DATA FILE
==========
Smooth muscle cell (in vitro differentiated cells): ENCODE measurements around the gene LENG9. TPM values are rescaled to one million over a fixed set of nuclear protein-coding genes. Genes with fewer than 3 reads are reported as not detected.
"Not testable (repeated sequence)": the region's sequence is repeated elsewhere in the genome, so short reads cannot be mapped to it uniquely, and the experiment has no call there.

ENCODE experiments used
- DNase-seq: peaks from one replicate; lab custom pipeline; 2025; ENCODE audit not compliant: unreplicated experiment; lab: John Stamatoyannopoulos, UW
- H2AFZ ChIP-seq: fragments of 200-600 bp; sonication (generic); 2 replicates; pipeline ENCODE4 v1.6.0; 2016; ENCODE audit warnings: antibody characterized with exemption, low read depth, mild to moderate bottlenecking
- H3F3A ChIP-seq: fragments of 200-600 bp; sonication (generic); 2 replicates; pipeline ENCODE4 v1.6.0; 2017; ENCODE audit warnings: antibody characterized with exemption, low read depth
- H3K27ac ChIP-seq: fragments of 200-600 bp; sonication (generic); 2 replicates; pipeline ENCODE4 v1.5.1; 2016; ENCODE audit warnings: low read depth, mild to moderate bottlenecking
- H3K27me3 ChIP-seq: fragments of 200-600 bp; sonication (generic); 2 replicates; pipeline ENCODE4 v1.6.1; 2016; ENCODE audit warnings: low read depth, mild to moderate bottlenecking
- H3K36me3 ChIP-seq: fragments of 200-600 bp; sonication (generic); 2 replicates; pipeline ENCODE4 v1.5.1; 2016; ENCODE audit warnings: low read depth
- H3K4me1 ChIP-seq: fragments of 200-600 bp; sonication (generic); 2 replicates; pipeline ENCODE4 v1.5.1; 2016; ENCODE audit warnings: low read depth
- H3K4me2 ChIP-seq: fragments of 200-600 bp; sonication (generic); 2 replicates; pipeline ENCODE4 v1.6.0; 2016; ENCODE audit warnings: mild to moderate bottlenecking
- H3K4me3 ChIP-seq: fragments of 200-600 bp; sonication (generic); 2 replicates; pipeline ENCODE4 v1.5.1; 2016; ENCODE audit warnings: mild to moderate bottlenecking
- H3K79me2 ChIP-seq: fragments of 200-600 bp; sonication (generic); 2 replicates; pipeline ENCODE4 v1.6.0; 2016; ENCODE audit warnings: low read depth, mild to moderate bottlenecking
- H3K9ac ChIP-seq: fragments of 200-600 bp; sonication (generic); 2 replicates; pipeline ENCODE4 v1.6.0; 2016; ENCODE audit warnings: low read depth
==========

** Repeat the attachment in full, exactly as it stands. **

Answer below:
Smooth muscle cell (in vitro differentiated cells): ENCODE measurements around the gene LENG9. TPM values are rescaled to one million over a fixed set of nuclear protein-coding genes. Genes with fewer than 3 reads are reported as not detected.
"Not testable (repeated sequence)": the region's sequence is repeated elsewhere in the genome, so short reads cannot be mapped to it uniquely, and the experiment has no call there.

ENCODE experiments used
- DNase-seq: peaks from one replicate; lab custom pipeline; 2025; ENCODE audit not compliant: unreplicated experiment; lab: John Stamatoyannopoulos, UW
- H2AFZ ChIP-seq: fragments of 200-600 bp; sonication (generic); 2 replicates; pipeline ENCODE4 v1.6.0; 2016; ENCODE audit warnings: antibody characterized with exemption, low read depth, mild to moderate bottlenecking
- H3F3A ChIP-seq: fragments of 200-600 bp; sonication (generic); 2 replicates; pipeline ENCODE4 v1.6.0; 2017; ENCODE audit warnings: antibody characterized with exemption, low read depth
- H3K27ac ChIP-seq: fragments of 200-600 bp; sonication (generic); 2 replicates; pipeline ENCODE4 v1.5.1; 2016; ENCODE audit warnings: low read depth, mild to moderate bottlenecking
- H3K27me3 ChIP-seq: fragments of 200-600 bp; sonication (generic); 2 replicates; pipeline ENCODE4 v1.6.1; 2016; ENCODE audit warnings: low read depth, mild to moderate bottlenecking
- H3K36me3 ChIP-seq: fragments of 200-600 bp; sonication (generic); 2 replicates; pipeline ENCODE4 v1.5.1; 2016; ENCODE audit warnings: low read depth
- H3K4me1 ChIP-seq: fragments of 200-600 bp; sonication (generic); 2 replicates; pipeline ENCODE4 v1.5.1; 2016; ENCODE audit warnings: low read depth
- H3K4me2 ChIP-seq: fragments of 200-600 bp; sonication (generic); 2 replicates; pipeline ENCODE4 v1.6.0; 2016; ENCODE audit warnings: mild to moderate bottlenecking
- H3K4me3 ChIP-seq: fragments of 200-600 bp; sonication (generic); 2 replicates; pipeline ENCODE4 v1.5.1; 2016; ENCODE audit warnings: mild to moderate bottlenecking
- H3K79me2 ChIP-seq: fragments of 200-600 bp; sonication (generic); 2 replicates; pipeline ENCODE4 v1.6.0; 2016; ENCODE audit warnings: low read depth, mild to moderate bottlenecking
- H3K9ac ChIP-seq: fragments of 200-600 bp; sonication (generic); 2 replicates; pipeline ENCODE4 v1.6.0; 2016; ENCODE audit warnings: low read depth